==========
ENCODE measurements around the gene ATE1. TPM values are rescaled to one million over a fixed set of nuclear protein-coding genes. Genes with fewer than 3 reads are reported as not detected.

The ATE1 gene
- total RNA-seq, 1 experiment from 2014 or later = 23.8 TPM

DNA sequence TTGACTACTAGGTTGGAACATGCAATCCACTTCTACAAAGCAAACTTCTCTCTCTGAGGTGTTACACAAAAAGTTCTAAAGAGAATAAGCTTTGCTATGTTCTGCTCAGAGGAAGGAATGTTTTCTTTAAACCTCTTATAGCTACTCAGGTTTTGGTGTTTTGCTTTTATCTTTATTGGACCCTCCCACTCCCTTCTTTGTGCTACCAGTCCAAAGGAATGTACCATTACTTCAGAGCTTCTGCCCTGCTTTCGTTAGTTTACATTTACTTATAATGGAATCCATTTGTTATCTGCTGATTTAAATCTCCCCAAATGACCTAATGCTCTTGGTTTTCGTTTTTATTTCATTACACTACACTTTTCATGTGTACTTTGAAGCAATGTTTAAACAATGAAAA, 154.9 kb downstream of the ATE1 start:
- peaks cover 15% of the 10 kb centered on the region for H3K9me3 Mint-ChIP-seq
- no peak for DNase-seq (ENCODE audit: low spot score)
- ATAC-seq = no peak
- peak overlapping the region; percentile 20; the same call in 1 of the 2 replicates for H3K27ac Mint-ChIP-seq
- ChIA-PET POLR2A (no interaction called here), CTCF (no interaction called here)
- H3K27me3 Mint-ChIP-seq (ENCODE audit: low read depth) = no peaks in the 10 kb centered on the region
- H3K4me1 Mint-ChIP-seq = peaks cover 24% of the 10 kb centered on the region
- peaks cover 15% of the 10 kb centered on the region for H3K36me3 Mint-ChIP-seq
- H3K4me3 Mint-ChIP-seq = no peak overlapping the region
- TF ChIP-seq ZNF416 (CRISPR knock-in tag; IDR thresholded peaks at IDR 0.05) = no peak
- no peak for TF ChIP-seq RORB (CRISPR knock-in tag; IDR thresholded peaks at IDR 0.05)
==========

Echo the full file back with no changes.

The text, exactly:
ENCODE measurements around the gene ATE1. TPM values are rescaled to one million over a fixed set of nuclear protein-coding genes. Genes with fewer than 3 reads are reported as not detected.

The ATE1 gene
- total RNA-seq, 1 experiment from 2014 or later = 23.8 TPM

DNA sequence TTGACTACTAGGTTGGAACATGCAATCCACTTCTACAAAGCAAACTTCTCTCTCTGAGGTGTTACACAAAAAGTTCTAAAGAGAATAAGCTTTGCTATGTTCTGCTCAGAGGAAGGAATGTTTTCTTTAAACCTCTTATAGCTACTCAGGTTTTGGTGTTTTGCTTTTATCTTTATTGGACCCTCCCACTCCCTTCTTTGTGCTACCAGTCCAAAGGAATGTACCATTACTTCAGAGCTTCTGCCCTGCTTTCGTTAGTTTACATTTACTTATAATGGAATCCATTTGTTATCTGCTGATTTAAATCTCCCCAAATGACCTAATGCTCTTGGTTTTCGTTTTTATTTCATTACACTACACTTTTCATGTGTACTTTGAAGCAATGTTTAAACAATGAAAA, 154.9 kb downstream of the ATE1 start:
- peaks cover 15% of the 10 kb centered on the region for H3K9me3 Mint-ChIP-seq
- no peak for DNase-seq (ENCODE audit: low spot score)
- ATAC-seq = no peak
- peak overlapping the region; percentile 20; the same call in 1 of the 2 replicates for H3K27ac Mint-ChIP-seq
- ChIA-PET POLR2A (no interaction called here), CTCF (no interaction called here)
- H3K27me3 Mint-ChIP-seq (ENCODE audit: low read depth) = no peaks in the 10 kb centered on the region
- H3K4me1 Mint-ChIP-seq = peaks cover 24% of the 10 kb centered on the region
- peaks cover 15% of the 10 kb centered on the region for H3K36me3 Mint-ChIP-seq
- H3K4me3 Mint-ChIP-seq = no peak overlapping the region
- TF ChIP-seq ZNF416 (CRISPR knock-in tag; IDR thresholded peaks at IDR 0.05) = no peak
- no peak for TF ChIP-seq RORB (CRISPR knock-in tag; IDR thresholded peaks at IDR 0.05)